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Third US Navy sailor dies after being exposed to Fukushima radiation


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(NaturalNews) At least three of the U.S. Navy sailors exposed to radiation from the 2011 Fukushima nuclear disaster in Japan have now died from mysterious illnesses, according to Charles Bonner, an attorney representing approximately 250 of the sailors in a class action lawsuit against companies involved in running the Fukushima plant.

Bonner said in a July 21 update on the case that more than 250 sailors have come down with illnesses and three have died. "We had one of the sailors who came home and impregnated his wife. They gave birth to a little baby born with brain cancer and cancer down the spine, lived for two years, and just died in March of this year."

More than 500 soldiers sickened

Following a massive earthquake and tsunami in March 2011, the U.S. Navy aircraft carrier USS Ronald Reagan was redirected to the coast of Japan to assist in relief efforts. By the time the ship arrived, the first of what would eventually be three meltdowns had taken place at the Fukushima Daiichi nuclear power plant, and a massive radioactive plume had erupted into the sky. The two successive meltdowns occurred when the ship was already close to shore.

At this time, Tokyo Electric Power Company (TEPCO) was still publicly insisting that nothing untoward had happened. Based in part on these assurances, the USS Ronald Reagan did not change its location for two days.

In the four years since then, at least 500 sailors have become ill, many with still-unexplained health problems: muscle wasting, cancer, internal bleeding, thyroid dysfunction, abscesses, and birth defects in their children.

The class action lawsuit seeks damages from TEPCO along with other Fukushima builders and operators Toshiba, Hitachi, Ebasco and General Electric. Among its allegations are that TEPCO deliberately concealed the fact that the plant was in full meltdown, thereby prolonging the sailors' exposure to dangerous radiation.

Government documents suggest cover-up

When the first reports of sailors falling ill began to surface, Congress asked the Pentagon for more information about the case. In Congressional testimony, the Pentagon insisted that the sailors had not been exposed to enough radiation or radioactive water to cause any health problems.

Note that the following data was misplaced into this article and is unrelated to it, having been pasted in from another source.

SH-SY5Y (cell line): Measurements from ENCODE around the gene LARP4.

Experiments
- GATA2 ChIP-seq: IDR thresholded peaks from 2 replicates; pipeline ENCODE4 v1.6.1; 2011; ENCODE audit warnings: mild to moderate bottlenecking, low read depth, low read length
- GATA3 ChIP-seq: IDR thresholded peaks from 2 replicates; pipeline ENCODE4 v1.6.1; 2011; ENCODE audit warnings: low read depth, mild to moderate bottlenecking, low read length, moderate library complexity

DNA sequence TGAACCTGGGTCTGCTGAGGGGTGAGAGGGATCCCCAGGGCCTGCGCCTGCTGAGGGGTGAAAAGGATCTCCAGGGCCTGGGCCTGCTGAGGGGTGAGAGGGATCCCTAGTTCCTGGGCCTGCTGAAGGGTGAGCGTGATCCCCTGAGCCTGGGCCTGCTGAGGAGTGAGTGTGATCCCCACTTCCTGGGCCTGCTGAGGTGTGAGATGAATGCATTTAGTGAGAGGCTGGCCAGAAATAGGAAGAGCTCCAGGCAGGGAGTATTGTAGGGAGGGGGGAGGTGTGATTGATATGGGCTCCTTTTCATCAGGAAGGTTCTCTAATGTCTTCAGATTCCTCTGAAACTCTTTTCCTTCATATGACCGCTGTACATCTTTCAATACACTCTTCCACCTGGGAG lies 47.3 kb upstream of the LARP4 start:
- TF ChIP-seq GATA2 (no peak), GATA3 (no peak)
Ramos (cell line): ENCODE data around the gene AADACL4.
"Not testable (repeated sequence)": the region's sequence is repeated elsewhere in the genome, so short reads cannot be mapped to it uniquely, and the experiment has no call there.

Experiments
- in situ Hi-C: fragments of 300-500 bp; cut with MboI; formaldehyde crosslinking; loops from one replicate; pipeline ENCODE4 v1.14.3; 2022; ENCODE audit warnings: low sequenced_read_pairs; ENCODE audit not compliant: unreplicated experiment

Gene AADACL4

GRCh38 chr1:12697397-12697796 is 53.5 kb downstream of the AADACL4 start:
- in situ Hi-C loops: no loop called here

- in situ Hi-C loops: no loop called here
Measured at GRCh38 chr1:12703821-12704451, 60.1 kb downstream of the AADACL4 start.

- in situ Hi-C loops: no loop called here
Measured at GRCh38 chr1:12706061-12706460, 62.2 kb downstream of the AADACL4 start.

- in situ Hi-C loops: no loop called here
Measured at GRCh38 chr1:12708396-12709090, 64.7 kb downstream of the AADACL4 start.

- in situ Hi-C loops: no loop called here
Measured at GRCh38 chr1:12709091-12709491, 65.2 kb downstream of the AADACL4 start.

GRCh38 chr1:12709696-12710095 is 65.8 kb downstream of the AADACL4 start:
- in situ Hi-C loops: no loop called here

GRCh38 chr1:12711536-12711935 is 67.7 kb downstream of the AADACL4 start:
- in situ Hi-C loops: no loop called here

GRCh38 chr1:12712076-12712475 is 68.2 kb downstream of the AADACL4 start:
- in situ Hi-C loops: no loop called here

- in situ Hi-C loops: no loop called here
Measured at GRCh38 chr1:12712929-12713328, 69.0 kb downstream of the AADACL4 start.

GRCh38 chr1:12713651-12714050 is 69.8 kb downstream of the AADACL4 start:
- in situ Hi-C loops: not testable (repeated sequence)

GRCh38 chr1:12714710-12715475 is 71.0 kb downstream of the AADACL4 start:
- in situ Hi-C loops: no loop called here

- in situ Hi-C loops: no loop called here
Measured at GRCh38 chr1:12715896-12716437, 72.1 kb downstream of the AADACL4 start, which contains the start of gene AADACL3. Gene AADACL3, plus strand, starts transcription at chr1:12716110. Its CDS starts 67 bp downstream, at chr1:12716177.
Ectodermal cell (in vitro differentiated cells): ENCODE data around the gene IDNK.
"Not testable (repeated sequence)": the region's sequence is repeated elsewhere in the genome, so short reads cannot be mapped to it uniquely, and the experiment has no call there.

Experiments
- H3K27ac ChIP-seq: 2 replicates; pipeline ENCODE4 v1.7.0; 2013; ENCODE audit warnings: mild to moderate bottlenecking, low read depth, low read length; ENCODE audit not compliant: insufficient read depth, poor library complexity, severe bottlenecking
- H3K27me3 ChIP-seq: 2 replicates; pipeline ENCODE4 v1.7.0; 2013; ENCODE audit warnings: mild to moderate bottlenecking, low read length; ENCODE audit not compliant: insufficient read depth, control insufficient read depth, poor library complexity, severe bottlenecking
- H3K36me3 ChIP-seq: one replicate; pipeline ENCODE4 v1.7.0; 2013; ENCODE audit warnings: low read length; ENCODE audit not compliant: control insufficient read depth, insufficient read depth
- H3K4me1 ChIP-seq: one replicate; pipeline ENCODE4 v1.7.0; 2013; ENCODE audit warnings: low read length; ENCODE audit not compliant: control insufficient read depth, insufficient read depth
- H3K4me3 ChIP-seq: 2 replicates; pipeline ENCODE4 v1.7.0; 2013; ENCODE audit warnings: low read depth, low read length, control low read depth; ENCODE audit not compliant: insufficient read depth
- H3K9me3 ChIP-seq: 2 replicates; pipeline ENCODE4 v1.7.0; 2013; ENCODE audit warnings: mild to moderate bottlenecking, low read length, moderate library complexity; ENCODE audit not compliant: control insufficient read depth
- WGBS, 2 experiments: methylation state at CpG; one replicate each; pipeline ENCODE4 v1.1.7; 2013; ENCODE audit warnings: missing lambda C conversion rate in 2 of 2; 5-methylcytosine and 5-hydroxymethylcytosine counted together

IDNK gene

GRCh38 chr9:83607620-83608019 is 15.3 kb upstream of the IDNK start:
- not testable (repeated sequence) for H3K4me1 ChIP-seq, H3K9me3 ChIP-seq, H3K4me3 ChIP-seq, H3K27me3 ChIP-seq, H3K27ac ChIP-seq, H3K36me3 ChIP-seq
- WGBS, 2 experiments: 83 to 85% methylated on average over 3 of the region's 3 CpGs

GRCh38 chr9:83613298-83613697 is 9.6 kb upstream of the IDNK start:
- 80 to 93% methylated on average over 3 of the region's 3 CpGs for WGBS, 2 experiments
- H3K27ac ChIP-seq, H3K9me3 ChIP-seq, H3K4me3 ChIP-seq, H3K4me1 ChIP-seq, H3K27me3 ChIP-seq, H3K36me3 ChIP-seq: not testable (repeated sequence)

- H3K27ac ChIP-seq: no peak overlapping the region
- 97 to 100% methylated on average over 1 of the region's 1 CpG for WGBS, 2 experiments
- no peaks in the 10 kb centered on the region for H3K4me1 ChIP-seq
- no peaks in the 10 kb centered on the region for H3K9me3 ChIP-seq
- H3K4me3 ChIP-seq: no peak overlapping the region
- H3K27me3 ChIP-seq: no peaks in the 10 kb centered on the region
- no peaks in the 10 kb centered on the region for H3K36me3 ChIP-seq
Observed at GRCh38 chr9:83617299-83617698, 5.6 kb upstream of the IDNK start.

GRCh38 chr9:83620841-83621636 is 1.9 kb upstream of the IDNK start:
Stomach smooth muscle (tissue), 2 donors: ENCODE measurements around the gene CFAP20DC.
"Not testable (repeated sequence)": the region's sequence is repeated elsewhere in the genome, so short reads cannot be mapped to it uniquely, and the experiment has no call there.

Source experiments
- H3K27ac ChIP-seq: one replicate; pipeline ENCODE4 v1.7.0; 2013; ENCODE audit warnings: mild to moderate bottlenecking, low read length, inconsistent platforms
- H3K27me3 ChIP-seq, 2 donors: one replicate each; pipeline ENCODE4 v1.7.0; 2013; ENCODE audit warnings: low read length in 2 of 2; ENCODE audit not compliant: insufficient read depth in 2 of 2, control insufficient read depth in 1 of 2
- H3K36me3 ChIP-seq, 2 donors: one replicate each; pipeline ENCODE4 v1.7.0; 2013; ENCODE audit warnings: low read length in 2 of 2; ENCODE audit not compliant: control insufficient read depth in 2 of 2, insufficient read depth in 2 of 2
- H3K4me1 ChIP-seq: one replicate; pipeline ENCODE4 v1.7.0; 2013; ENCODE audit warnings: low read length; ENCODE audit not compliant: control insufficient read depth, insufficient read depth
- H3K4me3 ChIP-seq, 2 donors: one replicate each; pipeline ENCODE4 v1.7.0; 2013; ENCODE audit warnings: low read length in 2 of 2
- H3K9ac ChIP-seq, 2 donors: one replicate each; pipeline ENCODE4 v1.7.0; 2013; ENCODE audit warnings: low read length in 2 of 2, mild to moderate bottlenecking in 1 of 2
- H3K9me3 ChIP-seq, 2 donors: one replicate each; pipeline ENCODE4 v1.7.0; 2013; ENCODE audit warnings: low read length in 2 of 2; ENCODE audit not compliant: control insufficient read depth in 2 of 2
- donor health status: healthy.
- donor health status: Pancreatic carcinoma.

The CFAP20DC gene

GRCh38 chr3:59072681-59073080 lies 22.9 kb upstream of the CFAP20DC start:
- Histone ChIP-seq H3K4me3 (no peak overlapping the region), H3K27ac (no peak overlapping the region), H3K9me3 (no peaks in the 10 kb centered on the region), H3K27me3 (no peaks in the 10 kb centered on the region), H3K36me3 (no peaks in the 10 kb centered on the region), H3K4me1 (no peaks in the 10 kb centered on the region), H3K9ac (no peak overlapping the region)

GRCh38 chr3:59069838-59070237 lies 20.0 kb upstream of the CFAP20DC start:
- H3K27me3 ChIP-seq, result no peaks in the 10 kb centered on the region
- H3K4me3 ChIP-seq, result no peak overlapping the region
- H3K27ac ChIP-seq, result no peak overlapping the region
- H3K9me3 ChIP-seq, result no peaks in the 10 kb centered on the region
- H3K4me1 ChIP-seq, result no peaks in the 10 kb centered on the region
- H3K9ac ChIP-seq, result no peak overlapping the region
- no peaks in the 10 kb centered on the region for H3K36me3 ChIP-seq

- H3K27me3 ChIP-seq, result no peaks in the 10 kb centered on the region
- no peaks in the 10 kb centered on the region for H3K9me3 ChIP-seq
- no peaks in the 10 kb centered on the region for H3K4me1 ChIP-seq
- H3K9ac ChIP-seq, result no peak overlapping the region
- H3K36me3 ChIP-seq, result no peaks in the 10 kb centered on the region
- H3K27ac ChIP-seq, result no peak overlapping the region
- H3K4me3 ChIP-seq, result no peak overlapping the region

"How do you take a ship and place it into a nuclear plume for five plus hours, how do you suck up nuclear contaminated waste into the water filtration system and think for one minute that there's no health risk to anybody on board?" said Lt. Steve Simmons, whose leg muscles had atrophied so severely within months of the Fukushima disaster that he lost the use of them.

Sociologist Kyle Cleveland of the Japan campus of Temple University has investigated the government's claims about the case through Freedom of Information Act requests.

"I was very surprised to see that there is a big difference within the United States government as they were trying to determine just how bad this was," Cleveland said.

The documents reveal that at a time when the Japanese government was recommending only a 30-kilometer exclusion zone around the plant, the U.S. Nuclear Regulatory Commission was recommending an exclusion zone of 50 miles (80 kilometers). In contrast, the U.S. Navy Pacific Command was recommending an exclusion zone of 200 miles, which is more than 300 kilometers.

The Navy's recommendations were based on the fact that the USS Ronald Reagan had detected the radioactive plume from Fukushima at a distance of 132 miles from the plant with readings at 30 times higher than the background radiation level. These readings indicated that a "protective action guideline" level of radiation exposure would be exceeded within ten hours.

At the same time, the George Washington aircraft carrier was stationed at a naval base 163 miles from Fukushima. It, too, detected dangerous levels of radiation.

Sources for this article include:

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